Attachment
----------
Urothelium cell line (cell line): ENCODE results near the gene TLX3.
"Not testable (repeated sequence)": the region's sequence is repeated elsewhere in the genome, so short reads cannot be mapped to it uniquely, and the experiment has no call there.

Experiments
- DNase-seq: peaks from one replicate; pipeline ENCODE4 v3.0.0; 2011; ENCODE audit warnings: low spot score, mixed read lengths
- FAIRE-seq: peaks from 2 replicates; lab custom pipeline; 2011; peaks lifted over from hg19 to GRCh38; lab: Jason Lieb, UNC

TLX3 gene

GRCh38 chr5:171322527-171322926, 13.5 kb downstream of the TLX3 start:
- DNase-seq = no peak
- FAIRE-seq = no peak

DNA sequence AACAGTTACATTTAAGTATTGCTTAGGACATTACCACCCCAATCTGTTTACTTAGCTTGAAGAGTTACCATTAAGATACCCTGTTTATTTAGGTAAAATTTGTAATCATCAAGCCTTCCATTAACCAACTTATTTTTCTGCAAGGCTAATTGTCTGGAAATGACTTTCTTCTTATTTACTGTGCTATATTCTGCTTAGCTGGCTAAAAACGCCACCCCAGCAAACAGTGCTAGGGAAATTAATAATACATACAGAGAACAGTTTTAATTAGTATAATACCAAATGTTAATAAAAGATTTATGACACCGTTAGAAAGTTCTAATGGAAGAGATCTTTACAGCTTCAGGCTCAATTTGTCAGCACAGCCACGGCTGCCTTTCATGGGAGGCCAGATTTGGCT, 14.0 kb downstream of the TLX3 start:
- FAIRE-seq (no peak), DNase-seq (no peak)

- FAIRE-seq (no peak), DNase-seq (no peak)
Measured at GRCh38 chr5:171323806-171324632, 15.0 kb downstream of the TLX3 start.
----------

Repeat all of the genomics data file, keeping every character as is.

Urothelium cell line (cell line): ENCODE results near the gene TLX3.
"Not testable (repeated sequence)": the region's sequence is repeated elsewhere in the genome, so short reads cannot be mapped to it uniquely, and the experiment has no call there.

Experiments
- DNase-seq: peaks from one replicate; pipeline ENCODE4 v3.0.0; 2011; ENCODE audit warnings: low spot score, mixed read lengths
- FAIRE-seq: peaks from 2 replicates; lab custom pipeline; 2011; peaks lifted over from hg19 to GRCh38; lab: Jason Lieb, UNC

TLX3 gene

GRCh38 chr5:171322527-171322926, 13.5 kb downstream of the TLX3 start:
- DNase-seq = no peak
- FAIRE-seq = no peak

DNA sequence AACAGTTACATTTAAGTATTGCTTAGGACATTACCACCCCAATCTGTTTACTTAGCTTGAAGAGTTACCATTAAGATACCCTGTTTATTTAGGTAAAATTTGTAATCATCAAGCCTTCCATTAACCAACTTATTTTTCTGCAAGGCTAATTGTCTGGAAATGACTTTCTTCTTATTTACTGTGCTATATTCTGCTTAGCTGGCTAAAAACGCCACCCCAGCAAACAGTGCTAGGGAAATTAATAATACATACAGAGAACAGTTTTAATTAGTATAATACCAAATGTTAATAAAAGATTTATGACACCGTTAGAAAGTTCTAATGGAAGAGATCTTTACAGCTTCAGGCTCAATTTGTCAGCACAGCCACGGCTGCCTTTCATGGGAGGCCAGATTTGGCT, 14.0 kb downstream of the TLX3 start:
- FAIRE-seq (no peak), DNase-seq (no peak)

- FAIRE-seq (no peak), DNase-seq (no peak)
Measured at GRCh38 chr5:171323806-171324632, 15.0 kb downstream of the TLX3 start.